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Dahlonegas leading lady turns 60
The cast of "Big River: The Adventures of Huckleberry Finn" rehearse Tuesday.

A pretty lady is celebrating the big 6-0. Her name is Holly, and she's never looked better.

The Holly Theatre, a historic art deco gem on Dahlonega's Main Street, has seen a lot of changes since its July 12, 1948, opening day.

That day the little theater was filled with a capacity crowd of 500, excited to see a comedy called "The Bride Goes Wild."

"For Dahlonega being a rural town, it was quite a lavish theater palace," said Colleen Green, executive director at the Holly. "It had Georgia marble on the facing, brocade material on the walls and lush curtains."

The Holly, which is on the National Register of Historic Places, still bears signs of the times in which it was built - a segregated balcony, which now seats "VIPs" during plays, and a segregated box office window currently used for will-call pick-ups.

Holly Brannon Gilkeson of Dahlonega has a very personal connection to the Holly - her parents built it.

In the early 1930s, Gilkeson said, after traveling to Roswell, Alpharetta and Dahlonega with portable movie equipment to show films in schools, her father, Randall Holly Brannon, purchased the Price Building on Dahlonega's square and began showing films on its ground floor.

"He was very impressed that North Georgia College was here in Dahlonega, very impressed with the quality of the college, and felt that the college would be a source of patrons to the theater," Gilkeson said.

Then, after deciding that the building was inadequate, Brannon bought the Holly's current location at 69 W. Main St.

"After the war, my parents started to build the current Holly Theatre," Gilkeson said. "My father had difficulty getting materials to build the theater because, after World War II, most of the construction work and the materials were going into housing for the vets who were returning from the war."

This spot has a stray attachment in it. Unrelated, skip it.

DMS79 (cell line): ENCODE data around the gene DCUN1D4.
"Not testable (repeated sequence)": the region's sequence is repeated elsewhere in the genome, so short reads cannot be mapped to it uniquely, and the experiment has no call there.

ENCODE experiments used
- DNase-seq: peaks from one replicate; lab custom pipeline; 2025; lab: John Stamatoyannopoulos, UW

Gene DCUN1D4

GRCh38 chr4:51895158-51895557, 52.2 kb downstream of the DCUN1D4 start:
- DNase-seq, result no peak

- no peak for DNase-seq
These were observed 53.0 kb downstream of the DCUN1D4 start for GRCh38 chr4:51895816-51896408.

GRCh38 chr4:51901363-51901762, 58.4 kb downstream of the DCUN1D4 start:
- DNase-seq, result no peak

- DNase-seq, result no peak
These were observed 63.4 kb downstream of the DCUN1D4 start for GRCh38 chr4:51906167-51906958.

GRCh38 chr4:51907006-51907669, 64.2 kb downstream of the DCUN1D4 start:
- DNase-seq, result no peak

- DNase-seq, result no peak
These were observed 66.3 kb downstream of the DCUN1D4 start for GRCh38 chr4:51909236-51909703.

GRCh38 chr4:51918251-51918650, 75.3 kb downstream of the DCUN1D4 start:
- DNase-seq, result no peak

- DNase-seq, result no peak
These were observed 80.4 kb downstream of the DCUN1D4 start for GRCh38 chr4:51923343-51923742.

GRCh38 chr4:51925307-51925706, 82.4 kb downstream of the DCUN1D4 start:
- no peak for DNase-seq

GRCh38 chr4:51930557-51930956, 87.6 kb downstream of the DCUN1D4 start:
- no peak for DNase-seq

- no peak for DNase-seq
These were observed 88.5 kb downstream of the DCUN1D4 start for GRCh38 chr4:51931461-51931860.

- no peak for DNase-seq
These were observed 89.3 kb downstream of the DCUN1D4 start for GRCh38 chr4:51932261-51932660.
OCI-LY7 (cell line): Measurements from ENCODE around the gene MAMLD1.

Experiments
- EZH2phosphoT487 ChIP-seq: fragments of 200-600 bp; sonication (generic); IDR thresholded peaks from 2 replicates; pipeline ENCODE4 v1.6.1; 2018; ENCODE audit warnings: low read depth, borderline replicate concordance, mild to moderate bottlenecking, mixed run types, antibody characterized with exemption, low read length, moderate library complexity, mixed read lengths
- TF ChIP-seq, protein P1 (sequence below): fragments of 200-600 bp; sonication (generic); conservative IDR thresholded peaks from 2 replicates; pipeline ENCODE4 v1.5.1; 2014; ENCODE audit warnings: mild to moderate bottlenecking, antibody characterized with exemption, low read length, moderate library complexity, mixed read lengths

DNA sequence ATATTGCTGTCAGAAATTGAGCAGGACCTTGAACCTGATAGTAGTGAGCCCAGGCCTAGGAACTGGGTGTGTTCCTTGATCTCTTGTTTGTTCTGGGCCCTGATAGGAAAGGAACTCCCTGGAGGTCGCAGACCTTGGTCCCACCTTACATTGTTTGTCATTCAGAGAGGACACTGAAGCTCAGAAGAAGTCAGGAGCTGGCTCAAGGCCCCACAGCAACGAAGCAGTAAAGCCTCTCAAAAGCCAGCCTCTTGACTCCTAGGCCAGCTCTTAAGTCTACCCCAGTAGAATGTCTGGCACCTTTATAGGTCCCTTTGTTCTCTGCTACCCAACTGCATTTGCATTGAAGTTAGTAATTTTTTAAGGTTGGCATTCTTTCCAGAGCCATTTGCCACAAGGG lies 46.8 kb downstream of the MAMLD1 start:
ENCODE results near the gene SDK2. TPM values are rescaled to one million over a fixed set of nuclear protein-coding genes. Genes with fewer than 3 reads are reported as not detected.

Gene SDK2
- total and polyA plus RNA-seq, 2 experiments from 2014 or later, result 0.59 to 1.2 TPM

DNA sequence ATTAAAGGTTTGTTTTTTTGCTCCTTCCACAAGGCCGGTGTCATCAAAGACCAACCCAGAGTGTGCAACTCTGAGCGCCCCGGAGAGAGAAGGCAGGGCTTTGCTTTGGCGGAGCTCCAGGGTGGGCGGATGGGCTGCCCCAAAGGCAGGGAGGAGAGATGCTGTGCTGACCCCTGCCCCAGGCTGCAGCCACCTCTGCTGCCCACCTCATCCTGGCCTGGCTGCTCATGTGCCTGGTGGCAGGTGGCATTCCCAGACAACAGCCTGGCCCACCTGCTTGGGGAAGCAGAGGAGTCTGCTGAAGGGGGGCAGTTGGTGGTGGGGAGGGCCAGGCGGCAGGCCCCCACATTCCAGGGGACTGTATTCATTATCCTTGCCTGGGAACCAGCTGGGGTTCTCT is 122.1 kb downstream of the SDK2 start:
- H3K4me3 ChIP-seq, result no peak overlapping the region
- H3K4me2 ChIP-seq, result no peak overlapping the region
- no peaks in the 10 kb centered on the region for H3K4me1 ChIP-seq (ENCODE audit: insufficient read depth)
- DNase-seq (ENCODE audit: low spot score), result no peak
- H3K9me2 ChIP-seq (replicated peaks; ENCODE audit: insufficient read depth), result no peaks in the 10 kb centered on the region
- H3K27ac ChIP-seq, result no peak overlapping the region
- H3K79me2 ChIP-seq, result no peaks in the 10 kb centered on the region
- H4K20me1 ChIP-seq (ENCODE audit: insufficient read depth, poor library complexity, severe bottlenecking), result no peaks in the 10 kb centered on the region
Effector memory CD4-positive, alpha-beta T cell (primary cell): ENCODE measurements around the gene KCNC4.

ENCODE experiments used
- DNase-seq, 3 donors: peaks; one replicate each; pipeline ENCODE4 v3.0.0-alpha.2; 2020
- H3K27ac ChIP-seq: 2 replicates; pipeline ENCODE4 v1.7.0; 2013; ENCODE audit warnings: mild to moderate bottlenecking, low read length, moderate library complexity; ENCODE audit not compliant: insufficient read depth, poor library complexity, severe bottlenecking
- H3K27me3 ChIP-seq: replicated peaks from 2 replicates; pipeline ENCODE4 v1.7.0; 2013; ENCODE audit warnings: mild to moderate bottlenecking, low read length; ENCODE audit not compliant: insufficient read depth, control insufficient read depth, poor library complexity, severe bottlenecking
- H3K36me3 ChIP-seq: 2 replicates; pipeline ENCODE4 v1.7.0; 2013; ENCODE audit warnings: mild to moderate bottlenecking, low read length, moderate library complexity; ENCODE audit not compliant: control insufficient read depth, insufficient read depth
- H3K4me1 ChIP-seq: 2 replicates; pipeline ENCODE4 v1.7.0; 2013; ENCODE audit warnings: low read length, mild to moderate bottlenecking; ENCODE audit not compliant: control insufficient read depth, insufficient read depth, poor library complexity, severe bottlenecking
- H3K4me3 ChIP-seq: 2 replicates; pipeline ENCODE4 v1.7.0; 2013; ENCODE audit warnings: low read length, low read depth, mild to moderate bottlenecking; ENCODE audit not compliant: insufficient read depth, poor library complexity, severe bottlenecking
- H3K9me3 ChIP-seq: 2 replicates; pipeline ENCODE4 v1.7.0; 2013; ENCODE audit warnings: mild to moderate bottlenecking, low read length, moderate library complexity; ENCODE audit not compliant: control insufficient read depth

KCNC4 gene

At first, Brannon couldn't even get the go-ahead to finish building his business.

After a year of petitioning Washington, D.C., legislators - which included a trip to plead his case in person - Brannon finally got a telegraph on Dec. 23, 1947, saying he could go ahead with the project.

"My earliest memories in the theater are being taken in my pajamas to the old Holly Theatre on the square," Gilkeson said.

"As a child, I came up frequently with my dad from Roswell, where we lived, especially in the summertime, and it was always such a great experience to come to Dahlonega," she said.

Gilkeson said her mother, Mary Bales Brannon, had to close the theater in the 1970s because it was no longer paying for itself.

The Holly stood empty for the better part of the 1970s and 1980s, except when it was used a couple of times every year for NGCSU activities and Gold Rush.

The roof caved in, and pigeons began to roost in the projector room, with access through broken windows above the faded marquee.

It wasn't until the early 1990s that Hal Williams began a community project to restore the theater and bring it back to life.

Williams, director of the Dahlonega-Lumpkin County Convention and Visitor's Bureau, said Dahlonega middle and high school students needed a place to go to perform band, chorus and drama programs, and area business owners wanted "something to hold people downtown."

"We looked at the old theater, which was falling down upon itself," Williams said.

After sending out 40 letters to people he thought might be interested in the restoration, Williams expected a small response.

"All 40 came," he said. "It caught fire. It was like they were waiting for somebody to light the match."

Thus started The Holly Community Center, now a nonprofit group. Members of the community volunteered their time and money to clean and rebuild the Holly.

After hosting concerts and school productions, The Holly Theatre Company was established in 1998.

Williams said it was about the same time that a donor gave new projector equipment to the theater, enabling it to again screen films, usually family-oriented, as it did back in 1948.

"In its truest sense, it is a community theater, it is owned by all the people, all the residents of Dahlonega and Lumpkin County," Williams said.

The Holly is a charming alternative to multiplex theaters, and an affordable one with movie tickets at $5 and popcorn that costs less than a gallon of gas.

The community theater has spawned the careers of actors like Blake Daniel, who now plays a lead role in "Spring Awakening," on New York City's Broadway, and others who have gone on to work at Disney World in Orlando, Fla.

"My parents would be both amazed and thrilled that the theater is such a center for the arts in Dahlonega," said Gilkeson, who serves on the theater's board.

The 60th Birthday Celebration will be held from 11 a.m. to 5 p.m. on Saturday.

The Holly's most recent production, "Big River: The Adventures of Huckleberry Finn," will open with a preview at 8 p.m. tonight. Tickets are $18. The show will run through July 27.